But the common perception of authority is anything but charitable. One tragedy of our time is that “authority” has become almost a dirty word in the Western world, while opposition to authority in schools, families and society generally is cheerfully accepted as something that is at least harmless and perhaps rather fine. “Authority” is a word that makes most people think of law and order, direction and restraint, command and control, dominance and submission. Authority in all its incarnation is often regarded as the denial or suppression of our personal freedom. Many hate the very idea that anyone or any power could ever tell them what to do. The problem that we face today is not that we attempt to hide authority under the cover of charity, but that we choose to bury it altogether!

Perhaps, the real reason for this widespread dislike and suspicion of authority is that we often equate it with power. Yes, authority is related to power, but they are two entirely different concepts. Power is the ability to influence the outcome of events. Power- may be correctly used power, when it is tied to authority; or it may be incorrectly used power; it may be power exerted by sheer force and coercion. Authority, on the other hand is rightful or legitimate power. Therefore, someone with authority does not only have power, but can legitimately and rightfully weal that power. It is power without authority that spells trouble. If authority speaks about our dependence on and relation to the one who confers it, blind power often suggests independence from any source. This is the crux of the problem today – we want power but have little regard for real authority.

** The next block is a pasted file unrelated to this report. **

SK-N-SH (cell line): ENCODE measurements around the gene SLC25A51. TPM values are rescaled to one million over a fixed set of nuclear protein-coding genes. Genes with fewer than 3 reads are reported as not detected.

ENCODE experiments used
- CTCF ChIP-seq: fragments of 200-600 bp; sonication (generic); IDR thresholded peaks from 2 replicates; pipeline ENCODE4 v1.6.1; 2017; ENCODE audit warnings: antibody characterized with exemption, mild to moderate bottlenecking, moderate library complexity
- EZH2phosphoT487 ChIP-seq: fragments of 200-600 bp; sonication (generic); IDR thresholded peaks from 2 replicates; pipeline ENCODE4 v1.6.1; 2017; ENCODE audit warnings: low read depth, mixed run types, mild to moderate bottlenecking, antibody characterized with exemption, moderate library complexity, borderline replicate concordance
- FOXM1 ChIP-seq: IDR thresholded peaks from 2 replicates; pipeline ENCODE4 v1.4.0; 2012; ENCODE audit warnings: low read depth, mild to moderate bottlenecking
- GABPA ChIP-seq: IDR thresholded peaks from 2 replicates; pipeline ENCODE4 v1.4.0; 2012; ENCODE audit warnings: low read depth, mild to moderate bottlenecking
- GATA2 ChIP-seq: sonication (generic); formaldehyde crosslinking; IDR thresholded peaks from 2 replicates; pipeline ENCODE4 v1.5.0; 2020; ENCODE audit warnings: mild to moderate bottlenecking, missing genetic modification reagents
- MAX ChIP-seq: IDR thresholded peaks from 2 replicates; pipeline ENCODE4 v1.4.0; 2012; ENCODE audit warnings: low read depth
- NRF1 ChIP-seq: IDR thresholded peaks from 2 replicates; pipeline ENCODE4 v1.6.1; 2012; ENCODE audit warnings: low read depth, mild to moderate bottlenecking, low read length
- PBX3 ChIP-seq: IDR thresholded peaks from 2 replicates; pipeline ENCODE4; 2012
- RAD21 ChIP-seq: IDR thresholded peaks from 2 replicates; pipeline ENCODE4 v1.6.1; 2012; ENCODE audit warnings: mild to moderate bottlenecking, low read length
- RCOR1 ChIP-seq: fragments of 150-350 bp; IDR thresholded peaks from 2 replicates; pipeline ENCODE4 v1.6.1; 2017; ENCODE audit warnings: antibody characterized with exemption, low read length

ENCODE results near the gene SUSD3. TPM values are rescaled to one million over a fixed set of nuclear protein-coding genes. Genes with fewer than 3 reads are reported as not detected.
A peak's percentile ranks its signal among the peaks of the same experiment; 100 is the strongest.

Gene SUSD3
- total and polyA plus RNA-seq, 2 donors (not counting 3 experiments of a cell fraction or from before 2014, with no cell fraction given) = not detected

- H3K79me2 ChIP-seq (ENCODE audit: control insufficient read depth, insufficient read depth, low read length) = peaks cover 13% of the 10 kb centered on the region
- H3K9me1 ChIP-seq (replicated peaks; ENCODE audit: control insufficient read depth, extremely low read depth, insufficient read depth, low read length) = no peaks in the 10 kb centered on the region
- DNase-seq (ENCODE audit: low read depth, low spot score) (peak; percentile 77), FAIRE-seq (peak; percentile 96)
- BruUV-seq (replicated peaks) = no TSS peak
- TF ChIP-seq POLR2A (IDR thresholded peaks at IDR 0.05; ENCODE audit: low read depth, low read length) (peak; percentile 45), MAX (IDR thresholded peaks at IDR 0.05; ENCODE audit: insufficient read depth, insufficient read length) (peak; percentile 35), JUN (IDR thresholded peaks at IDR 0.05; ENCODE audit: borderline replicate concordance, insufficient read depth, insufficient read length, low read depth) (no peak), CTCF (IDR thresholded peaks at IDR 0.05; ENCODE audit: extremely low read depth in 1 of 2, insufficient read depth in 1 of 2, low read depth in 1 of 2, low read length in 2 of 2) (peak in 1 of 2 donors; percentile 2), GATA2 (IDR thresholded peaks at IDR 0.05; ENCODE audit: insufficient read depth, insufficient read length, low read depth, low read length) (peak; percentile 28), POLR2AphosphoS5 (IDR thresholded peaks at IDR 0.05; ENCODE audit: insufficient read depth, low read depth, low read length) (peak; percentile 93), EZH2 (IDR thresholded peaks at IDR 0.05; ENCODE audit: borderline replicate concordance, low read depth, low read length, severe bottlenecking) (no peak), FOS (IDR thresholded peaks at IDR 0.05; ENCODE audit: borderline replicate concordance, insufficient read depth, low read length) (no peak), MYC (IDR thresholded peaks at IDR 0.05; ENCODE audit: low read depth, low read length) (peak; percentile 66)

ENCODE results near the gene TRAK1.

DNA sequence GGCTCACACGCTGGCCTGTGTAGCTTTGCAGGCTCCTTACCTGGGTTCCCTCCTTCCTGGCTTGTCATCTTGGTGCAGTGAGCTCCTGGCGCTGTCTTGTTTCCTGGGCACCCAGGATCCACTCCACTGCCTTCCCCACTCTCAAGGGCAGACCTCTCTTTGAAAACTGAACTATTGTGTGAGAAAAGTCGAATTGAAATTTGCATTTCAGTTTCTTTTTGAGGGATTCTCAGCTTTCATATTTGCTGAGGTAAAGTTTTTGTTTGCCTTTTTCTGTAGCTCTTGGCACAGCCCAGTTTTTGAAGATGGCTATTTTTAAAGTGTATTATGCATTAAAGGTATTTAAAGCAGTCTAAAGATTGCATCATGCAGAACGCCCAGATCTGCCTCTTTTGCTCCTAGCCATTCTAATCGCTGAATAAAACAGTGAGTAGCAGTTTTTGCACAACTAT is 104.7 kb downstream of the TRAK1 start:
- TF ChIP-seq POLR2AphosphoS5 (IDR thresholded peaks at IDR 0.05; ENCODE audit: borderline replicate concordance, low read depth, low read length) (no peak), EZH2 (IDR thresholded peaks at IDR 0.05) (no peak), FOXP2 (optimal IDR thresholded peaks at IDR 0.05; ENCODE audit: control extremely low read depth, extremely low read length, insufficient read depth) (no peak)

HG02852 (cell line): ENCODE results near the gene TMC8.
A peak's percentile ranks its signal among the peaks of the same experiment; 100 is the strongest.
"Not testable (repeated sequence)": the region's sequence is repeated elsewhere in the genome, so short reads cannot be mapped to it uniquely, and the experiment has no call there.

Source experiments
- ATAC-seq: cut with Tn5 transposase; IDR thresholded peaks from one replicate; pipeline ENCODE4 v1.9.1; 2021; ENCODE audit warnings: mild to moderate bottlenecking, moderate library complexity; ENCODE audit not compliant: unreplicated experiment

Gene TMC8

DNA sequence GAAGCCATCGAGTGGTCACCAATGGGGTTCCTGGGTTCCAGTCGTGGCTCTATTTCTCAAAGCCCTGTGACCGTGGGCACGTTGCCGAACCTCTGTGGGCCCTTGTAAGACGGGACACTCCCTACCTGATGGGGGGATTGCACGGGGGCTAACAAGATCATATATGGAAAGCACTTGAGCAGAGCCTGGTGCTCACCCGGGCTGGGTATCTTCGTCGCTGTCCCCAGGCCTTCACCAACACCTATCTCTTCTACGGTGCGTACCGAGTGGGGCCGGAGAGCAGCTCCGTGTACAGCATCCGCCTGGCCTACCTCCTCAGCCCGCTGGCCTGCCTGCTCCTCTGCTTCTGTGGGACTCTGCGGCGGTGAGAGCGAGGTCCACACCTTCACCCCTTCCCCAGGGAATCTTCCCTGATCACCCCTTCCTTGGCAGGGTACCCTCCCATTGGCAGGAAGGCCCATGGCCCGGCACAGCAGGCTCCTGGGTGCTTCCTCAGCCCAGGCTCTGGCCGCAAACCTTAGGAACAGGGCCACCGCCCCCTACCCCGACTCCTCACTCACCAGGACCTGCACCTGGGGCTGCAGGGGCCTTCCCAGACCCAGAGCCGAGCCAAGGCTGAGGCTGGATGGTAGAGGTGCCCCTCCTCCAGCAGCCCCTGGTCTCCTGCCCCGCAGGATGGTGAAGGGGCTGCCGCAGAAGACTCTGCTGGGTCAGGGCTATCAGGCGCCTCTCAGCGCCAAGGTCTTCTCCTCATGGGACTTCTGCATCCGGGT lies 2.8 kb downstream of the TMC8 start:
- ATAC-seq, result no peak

In today’s gospel, Jesus exhibits power in driving out a demonic spirit. We can often get lost in paying undue attention to the exorcism performed by Jesus. But more significantly, this gospel reading highlights the connected themes of “authority” and “freedom.” The people recognised the authority of Jesus’ teachings but they did not fully understand that authority. At this stage of the gospel, only the demon is able to recognise Him, for the power of evil knows its adversary, it knows that the time of its defeat and destruction has come. The demon understands that Jesus comes with the authority of God. The story reflects the great cosmic battle between the power of God and that of evil, where God proves to be triumphant. The authority of Christ is one which frees man from enslavement to sin and evil. He shows us that there is no false dichotomy between freedom and authority. Freedom without authority will ultimately lead to enslavement to one form of addiction or another, or to man’s own intrinsic tyranny. Authority, which does not facilitate freedom, will also lead to the abuse of power and authoritarianism. When power is separated from authority, it descends into authoritarianism. Authoritarianism is authority corrupted, twisted. Authoritarianism is never accountable.